It’s not hard to see why. Amid the grand narrative of postwar LA art painted by Pacific Standard Time, Jones has zoomed in on one specific subset: the black artistic communities (and she takes this to mean the communities as a whole, including participants and friends of other cultural groups) in the city during a two-decade period. But once you get inside the smaller piece she’s broken off, you realize that she’s actually widened the art-historical narrative. She’s blown shit wide open.

Dan Concholar, "Suitcase"

Dan Concholar, “Suitcase” (1980)

The art on view here — 140 works by 33 artists — is sophisticated, playful, thoughtful, political, and beautiful. It’s minimalist and Pop, abstract and figurative, made of found materials and welded steel. It may sound naive or even condescending to marvel at the diversity of it, but it’s the volume and diversity that, when combined with the high quality of the art as well as the little attention it’s received, make the show so profound. In one of the galleries, there is a suitcase spread open on a white platform, its archival contents — magazines, slides, envelopes, artwork — splayed out in and around it. The suitcase, the wall text tells us, is an installation by Dan Concholar but actually belonged to Charles White, one of artists in the “Front Runners” section of the exhibition. It was discovered not too long ago in the archives of Just Above Midtown gallery with unseen artwork by George Clack and Ruth G. Waddy inside it. That suitcase is a microcosm of the entire show.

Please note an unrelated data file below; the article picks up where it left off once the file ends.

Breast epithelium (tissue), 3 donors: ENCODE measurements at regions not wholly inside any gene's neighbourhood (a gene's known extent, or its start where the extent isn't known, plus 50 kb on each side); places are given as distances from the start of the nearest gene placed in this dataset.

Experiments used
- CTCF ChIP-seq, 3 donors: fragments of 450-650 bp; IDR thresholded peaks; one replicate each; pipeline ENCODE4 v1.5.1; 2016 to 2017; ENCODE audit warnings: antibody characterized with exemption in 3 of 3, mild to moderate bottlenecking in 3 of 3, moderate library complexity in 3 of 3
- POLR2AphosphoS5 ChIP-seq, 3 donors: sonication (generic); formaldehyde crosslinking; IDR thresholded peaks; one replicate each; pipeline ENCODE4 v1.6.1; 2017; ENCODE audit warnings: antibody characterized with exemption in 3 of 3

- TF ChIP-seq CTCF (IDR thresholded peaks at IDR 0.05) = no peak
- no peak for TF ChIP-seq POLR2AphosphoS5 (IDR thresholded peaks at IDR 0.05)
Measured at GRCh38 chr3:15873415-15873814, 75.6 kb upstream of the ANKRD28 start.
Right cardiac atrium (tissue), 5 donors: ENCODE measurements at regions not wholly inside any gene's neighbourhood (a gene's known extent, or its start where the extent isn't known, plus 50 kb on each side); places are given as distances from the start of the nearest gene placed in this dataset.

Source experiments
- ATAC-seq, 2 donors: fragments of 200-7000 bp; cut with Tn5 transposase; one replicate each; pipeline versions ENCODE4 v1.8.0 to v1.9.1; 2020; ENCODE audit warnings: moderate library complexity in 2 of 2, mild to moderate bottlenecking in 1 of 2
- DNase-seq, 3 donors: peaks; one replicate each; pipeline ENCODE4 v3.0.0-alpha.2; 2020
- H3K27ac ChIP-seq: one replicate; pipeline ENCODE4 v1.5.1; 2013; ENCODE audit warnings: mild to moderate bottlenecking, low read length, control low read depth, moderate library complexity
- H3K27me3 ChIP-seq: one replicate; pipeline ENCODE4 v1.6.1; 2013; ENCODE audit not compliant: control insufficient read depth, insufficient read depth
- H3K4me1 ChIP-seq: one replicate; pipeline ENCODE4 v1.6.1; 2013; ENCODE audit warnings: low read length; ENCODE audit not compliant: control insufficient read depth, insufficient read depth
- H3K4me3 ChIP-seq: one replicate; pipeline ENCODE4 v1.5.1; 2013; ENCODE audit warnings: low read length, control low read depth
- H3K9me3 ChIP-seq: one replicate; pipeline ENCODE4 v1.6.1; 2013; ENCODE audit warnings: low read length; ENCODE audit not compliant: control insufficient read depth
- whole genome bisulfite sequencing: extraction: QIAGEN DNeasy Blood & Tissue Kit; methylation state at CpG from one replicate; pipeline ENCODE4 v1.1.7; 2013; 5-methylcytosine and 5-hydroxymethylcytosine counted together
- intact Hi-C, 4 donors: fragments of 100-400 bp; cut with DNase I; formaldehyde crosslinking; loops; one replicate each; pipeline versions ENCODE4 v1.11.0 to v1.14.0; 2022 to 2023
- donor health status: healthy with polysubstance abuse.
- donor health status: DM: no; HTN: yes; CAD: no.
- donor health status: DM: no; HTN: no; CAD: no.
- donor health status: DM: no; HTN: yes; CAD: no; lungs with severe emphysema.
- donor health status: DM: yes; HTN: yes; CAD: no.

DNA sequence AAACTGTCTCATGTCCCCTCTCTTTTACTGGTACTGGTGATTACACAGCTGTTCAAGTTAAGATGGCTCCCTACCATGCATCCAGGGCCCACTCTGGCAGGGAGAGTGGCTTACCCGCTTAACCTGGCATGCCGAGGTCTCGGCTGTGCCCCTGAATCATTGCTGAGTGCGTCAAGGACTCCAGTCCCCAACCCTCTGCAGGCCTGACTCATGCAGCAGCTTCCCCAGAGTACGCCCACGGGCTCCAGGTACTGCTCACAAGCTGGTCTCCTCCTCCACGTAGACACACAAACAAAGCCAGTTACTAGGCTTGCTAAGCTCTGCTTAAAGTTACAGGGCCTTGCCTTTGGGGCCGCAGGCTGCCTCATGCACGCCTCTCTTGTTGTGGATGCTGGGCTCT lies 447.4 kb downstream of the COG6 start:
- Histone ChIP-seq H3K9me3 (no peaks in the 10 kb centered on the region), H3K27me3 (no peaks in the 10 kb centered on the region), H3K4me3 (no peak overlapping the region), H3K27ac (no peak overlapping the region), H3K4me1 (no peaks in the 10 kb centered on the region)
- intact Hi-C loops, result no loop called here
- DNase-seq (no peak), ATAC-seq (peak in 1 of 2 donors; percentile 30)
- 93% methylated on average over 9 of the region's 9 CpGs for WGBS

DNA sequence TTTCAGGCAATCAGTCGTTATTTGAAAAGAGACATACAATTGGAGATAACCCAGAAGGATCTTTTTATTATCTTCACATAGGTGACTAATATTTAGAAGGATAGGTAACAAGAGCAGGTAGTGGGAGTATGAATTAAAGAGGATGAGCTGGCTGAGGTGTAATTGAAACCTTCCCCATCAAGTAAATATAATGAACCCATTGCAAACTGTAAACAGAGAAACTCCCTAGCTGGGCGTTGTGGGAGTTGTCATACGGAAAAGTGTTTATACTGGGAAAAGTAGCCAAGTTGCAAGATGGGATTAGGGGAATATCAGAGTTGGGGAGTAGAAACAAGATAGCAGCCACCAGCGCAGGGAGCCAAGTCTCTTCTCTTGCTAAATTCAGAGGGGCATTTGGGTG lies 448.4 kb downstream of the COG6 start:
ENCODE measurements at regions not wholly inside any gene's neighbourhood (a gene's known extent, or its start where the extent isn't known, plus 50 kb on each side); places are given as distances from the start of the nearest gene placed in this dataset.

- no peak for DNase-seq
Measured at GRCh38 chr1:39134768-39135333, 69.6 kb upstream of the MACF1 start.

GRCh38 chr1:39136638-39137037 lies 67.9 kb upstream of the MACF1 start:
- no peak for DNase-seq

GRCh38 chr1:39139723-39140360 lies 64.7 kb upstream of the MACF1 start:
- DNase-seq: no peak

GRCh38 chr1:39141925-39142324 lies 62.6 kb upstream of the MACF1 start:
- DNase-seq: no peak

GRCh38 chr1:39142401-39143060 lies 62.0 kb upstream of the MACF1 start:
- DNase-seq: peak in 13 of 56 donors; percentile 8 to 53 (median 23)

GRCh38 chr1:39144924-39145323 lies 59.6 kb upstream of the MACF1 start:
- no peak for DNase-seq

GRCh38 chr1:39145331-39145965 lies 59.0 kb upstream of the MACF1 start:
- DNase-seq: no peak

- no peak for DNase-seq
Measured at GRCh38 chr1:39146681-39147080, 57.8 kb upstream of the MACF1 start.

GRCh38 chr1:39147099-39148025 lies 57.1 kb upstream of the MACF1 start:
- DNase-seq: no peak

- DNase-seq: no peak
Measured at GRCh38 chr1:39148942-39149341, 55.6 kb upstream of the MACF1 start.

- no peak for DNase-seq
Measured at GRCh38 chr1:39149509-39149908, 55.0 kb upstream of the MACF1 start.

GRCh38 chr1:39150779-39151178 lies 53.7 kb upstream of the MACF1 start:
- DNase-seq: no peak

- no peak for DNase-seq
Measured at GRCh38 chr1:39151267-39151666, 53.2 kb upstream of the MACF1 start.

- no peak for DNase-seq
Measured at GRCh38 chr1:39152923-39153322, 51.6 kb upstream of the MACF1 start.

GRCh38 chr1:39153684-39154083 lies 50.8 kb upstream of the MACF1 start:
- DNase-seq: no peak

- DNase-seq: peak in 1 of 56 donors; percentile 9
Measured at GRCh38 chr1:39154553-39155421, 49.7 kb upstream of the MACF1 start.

The exhibition is organized in five sections — “Front Runners,” “Assembling,” “Artists/Gallerists,” “Postminimal Art and Performance,” and “Los Angeles Snapshot/Friends.” As some of those titles suggest, the real underlying subject here, and the reason why the show hangs together so well, is that this is as much a historical exhibition about communities as it is a display of individual art objects.

Charles White, "Black Pope (Sandwich Board Man)"